In wikipedia page - jazz chords : Major Seventh it is said that "if the melody note is the root of the chord, including a major seventh can frequently cause a harsh dissonance". But since the root note itself is played in the melody, what is the reason for the dissonance? (of course there is a harsh dissonance when played so)
Are there any other such principles ?

4 Answers 4


Even if the b2 interval mentioned in Dan Davis's answer is avoided by using a different voicing, the problem that is usually meant in this context is the b9 interval between the major 7th and the (higher) root note. The b9 interval is considered a very dissonant interval which in traditional jazz harmony is only "allowed" on a dominant seventh chord functioning as a V chord (e.g. G7(b9) resolving to Cmaj7).

Having said all that, that's only the theory, so you shouldn't worry about it too much. Listen to great players and you'll notice how often they use that sound. I've seen and heard Allan Holdsworth play a major seventh chord in this voicing (from low to high):

5th 7th 3rd root

So here you also get a b9 interval between the low major seventh and the high root. No problem, let your ears decide.

  • 1
    I guess Holdsworth absolutely hated the sound of a major seventh chord with the seventh on top. I believe he referred to it as "ugly", but I can't seem to find the video I saw it in.
    – Dan D
    Commented Mar 23, 2015 at 19:12

It looks like that bit of information has been in the article since it was written. From the original 2005 article:

Often the melody note or other pitched phenomena influences which of the above chord types a performer selects. For example, if the melody note is the root of the chord, including a major seventh can frequently cause a harsh dissonance.

I can only assume what the author may have meant. In music in general, lower harmonies are less forgiving of dissonances. As a result, intervals between lower notes generally have to be more consonant. I'm pretty sure this is because the frequencies in lower octaves are closer together, but I don't know of any studies to prove this. Only theory. The implications of this in jazz are that harmonic extensions will most likely go higher in the chord than lower. So the logic would go that if the melody, usually containing the highest or most prominent note, is also the root of the chord, then the higher notes (extensions) are more likely to be dissonant than the lower ones (main chord tones). This would be especially true if you were using the simplistic voicing pictured:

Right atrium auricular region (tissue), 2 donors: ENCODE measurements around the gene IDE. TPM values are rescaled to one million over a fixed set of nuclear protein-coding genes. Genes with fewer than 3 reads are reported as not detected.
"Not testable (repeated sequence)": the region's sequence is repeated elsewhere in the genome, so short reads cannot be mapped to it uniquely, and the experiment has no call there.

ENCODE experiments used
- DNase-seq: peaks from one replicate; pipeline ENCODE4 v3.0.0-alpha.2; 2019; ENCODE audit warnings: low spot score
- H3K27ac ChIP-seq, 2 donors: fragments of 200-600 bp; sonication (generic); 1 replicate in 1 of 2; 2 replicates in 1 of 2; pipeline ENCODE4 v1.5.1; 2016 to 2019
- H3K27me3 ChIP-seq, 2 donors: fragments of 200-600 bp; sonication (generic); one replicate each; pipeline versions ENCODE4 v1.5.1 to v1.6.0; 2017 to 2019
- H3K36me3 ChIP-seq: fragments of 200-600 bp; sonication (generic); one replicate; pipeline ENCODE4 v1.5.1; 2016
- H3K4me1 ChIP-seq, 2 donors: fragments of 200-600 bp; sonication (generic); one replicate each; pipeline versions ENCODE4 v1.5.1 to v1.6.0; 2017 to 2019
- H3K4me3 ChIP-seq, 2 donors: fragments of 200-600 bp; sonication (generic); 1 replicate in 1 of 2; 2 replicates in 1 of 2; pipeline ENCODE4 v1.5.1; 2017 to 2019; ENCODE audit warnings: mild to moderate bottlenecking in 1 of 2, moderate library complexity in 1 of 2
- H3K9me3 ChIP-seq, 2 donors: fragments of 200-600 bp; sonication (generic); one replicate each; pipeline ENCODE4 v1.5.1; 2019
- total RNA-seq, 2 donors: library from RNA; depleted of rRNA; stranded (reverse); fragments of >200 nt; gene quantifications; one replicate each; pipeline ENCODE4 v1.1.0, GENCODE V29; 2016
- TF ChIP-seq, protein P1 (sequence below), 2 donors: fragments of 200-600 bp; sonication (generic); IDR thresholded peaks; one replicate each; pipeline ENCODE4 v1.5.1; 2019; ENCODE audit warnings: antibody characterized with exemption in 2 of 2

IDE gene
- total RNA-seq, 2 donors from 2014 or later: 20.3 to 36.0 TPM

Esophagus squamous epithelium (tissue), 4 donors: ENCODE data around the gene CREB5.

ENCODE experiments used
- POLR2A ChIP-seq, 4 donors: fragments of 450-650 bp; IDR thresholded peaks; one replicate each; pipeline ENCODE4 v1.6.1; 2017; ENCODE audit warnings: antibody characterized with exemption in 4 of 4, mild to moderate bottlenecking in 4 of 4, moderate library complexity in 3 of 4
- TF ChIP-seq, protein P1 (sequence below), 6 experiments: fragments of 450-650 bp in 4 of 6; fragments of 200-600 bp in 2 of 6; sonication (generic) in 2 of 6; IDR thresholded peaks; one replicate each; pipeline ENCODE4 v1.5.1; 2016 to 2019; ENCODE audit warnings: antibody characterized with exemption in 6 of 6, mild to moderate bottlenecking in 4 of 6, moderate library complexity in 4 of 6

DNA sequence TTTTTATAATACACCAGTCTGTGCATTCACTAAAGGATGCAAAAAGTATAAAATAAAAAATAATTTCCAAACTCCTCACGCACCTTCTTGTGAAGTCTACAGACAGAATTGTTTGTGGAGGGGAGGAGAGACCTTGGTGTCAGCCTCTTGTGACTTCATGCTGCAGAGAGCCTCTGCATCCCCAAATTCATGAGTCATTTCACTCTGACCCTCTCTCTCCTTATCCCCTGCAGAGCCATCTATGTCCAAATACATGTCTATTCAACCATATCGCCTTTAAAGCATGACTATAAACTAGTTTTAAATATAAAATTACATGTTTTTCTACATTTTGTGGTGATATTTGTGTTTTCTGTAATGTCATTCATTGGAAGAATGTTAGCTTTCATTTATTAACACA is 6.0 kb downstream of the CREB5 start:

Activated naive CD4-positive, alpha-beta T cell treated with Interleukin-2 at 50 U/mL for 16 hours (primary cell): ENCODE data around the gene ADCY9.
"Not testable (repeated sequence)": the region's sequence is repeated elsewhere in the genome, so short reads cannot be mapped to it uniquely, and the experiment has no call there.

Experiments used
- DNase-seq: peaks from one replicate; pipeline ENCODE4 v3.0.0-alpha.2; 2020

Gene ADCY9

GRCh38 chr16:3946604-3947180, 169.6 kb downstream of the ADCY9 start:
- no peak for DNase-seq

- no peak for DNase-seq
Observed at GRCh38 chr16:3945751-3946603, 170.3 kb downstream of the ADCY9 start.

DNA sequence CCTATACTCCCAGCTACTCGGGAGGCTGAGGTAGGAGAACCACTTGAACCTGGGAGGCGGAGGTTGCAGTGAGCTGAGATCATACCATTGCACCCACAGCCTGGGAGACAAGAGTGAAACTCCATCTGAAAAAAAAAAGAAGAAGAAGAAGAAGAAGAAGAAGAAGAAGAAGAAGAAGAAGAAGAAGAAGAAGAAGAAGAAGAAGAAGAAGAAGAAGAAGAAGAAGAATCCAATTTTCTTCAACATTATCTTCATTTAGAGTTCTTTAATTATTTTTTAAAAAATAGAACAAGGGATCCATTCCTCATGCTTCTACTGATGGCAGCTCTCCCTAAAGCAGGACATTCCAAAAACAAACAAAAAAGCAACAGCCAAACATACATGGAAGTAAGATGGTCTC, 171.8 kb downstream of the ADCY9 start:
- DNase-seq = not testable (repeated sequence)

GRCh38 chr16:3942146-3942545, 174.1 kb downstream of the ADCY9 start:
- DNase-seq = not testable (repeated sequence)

Major Seventh Chord

Another C on top of that chord could be jarring. Honestly, I don't mind this sound, but I can see how it would be considered dissonant. While the major 7th interval isn't the best sounding interval on its own, the perfect 5th it makes with the 3rd of the chord and the minor 3rd it makes with the 5th of the chord make it a wonderful note in the chord. However, the minor 2nd that would occur if the root were directly above it and the resulting minor 2nd is going to be much more harsh on the ears. I think this is what the author intended. There's a lot of assumptions and general tendencies there, but it gets the point across.


Spacing ("voicing") a chord like that makes the interval between the topmost "seventh" and the melody note a semitone, also called a minor second. A different spacing would change that to a major seventh.

Minor seconds sound harsher than major sevenths, because the notes of a minor second usually occupy the same psychoacoustic critical band. That's why, for example, Pierre Boulez's meticulous integral serialism spaces chords (ok, "pitch simultaneities") by avoiding minor seconds.


A minor 2nd interval (two notes that are one half-step apart) is used in the chord. Minor 2nds generally sound dissonant and not very good. On a piano, try playing B and C or F and F# together.

The major seventh chord doesn't sound quite as dissonant as this because the B and C are in different octaves, but it's definitely not as pleasing as a regular major chord.

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